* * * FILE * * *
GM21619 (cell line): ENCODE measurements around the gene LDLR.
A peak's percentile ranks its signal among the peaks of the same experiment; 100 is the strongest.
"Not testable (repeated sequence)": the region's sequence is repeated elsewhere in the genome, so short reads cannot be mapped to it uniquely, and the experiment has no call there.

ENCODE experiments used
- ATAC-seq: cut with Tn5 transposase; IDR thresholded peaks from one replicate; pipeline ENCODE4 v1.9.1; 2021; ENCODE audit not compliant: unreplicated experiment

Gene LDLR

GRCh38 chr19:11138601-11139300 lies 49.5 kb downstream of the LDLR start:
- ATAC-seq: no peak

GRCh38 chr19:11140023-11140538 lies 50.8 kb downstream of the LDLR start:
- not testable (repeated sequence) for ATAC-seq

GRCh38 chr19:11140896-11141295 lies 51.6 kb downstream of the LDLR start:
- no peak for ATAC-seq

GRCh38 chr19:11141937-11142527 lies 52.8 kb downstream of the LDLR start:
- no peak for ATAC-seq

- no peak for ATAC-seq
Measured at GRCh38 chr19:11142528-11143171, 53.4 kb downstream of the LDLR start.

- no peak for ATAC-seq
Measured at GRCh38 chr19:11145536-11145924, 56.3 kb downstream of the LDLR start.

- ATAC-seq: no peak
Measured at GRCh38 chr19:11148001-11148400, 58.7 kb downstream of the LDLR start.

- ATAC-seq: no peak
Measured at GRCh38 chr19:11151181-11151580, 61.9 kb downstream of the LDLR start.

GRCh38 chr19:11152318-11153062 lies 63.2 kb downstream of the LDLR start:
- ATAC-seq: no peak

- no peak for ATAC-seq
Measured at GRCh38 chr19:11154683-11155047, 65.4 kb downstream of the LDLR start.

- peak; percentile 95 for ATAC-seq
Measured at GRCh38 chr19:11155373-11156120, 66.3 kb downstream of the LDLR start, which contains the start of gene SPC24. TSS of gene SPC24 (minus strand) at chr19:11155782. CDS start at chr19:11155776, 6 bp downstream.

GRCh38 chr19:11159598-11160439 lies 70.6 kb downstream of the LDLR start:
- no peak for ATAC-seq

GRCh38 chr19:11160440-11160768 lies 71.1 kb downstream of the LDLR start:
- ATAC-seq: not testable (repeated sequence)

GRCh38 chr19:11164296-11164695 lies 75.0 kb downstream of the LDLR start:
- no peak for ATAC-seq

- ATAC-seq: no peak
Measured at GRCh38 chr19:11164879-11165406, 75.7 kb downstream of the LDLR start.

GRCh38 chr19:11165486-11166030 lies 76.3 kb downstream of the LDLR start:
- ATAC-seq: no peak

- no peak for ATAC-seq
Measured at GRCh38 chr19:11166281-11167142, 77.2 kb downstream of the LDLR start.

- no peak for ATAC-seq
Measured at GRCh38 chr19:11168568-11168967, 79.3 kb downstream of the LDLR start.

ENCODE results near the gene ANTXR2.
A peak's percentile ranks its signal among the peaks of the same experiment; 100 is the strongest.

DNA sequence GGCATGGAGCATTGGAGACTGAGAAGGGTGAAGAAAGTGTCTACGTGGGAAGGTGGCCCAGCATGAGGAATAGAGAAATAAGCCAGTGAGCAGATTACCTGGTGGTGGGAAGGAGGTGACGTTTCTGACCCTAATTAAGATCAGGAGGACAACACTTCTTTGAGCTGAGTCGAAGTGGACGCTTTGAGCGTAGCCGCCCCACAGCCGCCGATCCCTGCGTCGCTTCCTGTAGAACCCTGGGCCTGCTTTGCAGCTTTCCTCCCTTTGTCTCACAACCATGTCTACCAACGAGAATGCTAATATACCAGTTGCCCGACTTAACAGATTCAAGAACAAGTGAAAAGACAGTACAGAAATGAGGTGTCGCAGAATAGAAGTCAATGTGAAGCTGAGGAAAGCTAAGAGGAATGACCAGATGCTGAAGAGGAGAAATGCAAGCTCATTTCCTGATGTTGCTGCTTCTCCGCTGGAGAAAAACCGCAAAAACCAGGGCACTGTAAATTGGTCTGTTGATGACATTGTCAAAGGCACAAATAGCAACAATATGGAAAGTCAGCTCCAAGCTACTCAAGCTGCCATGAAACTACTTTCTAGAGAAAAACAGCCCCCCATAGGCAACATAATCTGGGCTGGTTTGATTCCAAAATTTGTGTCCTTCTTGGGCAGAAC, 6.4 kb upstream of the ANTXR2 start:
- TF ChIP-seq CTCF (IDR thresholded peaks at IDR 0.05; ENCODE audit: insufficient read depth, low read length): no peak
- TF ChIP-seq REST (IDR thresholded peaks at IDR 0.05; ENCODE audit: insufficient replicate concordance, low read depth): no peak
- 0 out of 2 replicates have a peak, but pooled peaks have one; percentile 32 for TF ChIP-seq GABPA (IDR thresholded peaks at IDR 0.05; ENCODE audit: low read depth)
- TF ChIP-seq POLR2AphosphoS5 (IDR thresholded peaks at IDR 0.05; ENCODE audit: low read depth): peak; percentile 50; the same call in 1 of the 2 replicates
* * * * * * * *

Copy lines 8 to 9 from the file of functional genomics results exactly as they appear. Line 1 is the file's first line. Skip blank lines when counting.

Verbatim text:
- ATAC-seq: no peak

GRCh38 chr19:11140023-11140538 lies 50.8 kb downstream of the LDLR start: